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Vox Lux @ The Ross

 

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Written and Directed by Brady Corbet and narrated by Wilhelm Dafoe, Vox Lux is a riveting commentary on fame and celebrity culture in the 21st century. Natalie Portman stars as Celeste, a high school student who is thrust into stardom after singing at a memorial for her classmates who were shot and killed by another student named Cullen Active, played by Logan Riley Bruner. Celeste and her song-writer sister Eleanor, played by Stacy Martin, and her manager-with-no-name, played by an unrecognizable Jude Law, navigate the waters of the music industry as they ride the waves of drugs and alcohol and other means of self-abuse.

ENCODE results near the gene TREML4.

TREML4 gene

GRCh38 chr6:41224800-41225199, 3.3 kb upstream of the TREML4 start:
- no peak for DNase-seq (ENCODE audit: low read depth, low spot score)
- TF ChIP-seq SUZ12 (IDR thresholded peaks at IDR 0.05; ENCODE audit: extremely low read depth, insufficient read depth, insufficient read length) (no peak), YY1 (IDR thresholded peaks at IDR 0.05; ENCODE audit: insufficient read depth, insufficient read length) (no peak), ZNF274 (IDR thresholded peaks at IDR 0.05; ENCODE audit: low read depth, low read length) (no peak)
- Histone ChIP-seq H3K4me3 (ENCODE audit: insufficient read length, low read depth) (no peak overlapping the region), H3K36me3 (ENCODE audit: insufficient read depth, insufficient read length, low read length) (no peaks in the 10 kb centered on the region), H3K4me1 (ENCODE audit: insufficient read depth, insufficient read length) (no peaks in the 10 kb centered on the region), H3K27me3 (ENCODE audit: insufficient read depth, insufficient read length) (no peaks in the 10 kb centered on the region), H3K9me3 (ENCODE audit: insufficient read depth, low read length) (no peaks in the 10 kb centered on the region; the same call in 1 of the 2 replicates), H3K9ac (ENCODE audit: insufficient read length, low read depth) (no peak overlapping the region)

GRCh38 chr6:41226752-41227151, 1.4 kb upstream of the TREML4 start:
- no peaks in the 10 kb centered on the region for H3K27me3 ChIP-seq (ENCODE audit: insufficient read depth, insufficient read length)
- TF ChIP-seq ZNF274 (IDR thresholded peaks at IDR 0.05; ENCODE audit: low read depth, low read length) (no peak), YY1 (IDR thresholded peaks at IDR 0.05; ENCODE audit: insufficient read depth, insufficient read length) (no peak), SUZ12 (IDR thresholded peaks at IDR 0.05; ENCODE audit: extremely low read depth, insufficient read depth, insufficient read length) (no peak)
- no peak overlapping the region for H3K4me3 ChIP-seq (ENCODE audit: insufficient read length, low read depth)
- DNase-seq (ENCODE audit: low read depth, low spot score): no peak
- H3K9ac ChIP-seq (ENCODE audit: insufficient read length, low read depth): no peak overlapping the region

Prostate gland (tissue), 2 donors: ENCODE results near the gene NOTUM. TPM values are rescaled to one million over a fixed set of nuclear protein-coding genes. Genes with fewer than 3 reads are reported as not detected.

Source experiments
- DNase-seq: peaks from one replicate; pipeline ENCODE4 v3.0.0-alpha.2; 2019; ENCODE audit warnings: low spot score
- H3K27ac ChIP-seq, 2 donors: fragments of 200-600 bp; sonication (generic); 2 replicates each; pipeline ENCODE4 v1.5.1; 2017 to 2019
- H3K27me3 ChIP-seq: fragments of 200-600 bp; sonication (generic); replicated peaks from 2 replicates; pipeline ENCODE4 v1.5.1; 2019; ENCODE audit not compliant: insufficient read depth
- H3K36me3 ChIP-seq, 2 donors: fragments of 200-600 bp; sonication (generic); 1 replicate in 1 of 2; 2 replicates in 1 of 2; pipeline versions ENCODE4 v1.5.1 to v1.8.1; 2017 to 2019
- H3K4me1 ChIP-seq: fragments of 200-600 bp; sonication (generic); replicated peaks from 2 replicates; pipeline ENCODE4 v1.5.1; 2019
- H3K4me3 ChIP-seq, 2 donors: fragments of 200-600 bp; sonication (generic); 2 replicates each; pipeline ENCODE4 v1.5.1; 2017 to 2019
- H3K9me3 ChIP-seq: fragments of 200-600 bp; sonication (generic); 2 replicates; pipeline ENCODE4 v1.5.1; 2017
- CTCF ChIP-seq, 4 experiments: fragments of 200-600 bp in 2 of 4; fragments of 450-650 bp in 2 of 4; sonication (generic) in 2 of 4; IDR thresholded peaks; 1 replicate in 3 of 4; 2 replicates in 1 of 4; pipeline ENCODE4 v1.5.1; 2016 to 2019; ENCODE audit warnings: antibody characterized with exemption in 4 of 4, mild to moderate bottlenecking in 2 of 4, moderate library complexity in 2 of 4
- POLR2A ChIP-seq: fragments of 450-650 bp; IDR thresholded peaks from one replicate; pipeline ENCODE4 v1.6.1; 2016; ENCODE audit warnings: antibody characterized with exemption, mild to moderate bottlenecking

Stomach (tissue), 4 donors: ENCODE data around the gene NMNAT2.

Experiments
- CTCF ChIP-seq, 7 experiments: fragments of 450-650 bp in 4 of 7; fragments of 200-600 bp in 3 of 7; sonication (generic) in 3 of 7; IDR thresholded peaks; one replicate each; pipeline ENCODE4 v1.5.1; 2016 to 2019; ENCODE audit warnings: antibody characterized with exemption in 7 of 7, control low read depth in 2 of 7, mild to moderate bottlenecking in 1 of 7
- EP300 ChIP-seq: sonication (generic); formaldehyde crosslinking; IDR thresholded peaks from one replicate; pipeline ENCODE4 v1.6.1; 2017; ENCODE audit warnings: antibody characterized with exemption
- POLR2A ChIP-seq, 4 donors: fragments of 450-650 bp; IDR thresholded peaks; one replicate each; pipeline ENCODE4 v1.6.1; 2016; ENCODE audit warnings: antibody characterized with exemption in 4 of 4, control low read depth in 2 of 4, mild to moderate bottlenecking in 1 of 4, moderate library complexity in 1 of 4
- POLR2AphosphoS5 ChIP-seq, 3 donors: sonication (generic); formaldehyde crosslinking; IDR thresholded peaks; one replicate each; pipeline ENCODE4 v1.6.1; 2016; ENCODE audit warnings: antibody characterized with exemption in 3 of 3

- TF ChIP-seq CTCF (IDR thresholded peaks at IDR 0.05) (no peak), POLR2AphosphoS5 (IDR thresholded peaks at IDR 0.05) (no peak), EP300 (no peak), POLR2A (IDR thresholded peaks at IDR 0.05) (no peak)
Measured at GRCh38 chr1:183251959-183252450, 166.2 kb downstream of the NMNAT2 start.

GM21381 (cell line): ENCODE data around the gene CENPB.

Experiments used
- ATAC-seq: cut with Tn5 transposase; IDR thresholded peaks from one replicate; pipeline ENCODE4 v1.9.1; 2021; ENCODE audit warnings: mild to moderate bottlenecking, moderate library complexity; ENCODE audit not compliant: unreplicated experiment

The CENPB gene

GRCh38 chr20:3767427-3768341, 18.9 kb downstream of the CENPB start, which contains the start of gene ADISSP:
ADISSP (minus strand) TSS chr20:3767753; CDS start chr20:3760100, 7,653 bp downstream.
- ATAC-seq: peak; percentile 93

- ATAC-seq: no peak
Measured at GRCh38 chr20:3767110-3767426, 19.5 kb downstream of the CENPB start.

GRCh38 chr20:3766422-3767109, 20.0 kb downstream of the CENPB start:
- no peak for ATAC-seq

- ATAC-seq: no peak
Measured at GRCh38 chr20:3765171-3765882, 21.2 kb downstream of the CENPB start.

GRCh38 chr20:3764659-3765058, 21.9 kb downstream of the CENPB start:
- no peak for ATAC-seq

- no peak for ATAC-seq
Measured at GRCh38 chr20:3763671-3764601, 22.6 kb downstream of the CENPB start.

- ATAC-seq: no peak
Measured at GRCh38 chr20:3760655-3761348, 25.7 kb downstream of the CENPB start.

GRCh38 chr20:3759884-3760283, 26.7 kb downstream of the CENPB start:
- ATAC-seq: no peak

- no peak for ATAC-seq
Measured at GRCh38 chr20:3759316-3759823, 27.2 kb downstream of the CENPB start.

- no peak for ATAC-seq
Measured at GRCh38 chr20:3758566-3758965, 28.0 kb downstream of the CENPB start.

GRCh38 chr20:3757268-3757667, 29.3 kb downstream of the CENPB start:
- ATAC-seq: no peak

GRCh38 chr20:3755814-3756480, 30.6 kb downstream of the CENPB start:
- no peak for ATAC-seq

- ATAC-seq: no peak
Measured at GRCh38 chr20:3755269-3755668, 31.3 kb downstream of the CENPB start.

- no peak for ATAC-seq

Watching Vox Lux is like treading on razor blades; so many scenes I wished for … no longed for Wilhelm Dafoe’s narration to relieve me of the cinematic cuts and bruises. Corbet, however, refused to alleviate my discomfort. Julia Heyman’s art direction adds salt to the wounds as she splashes scenes in hues of blue grey haze, midnight blue, black, white, sepia, and purple and teal laced with silver.

Celeste moves through the film like a marionette whose puppeteer had too many whiskey shots but still thinks he can manipulate the strings. She is so thin so fragile so fractured that you view in fear at some point her head is going to drop off and roll down the street into traffic or one of her limbs is going to break off and land somewhere along the way.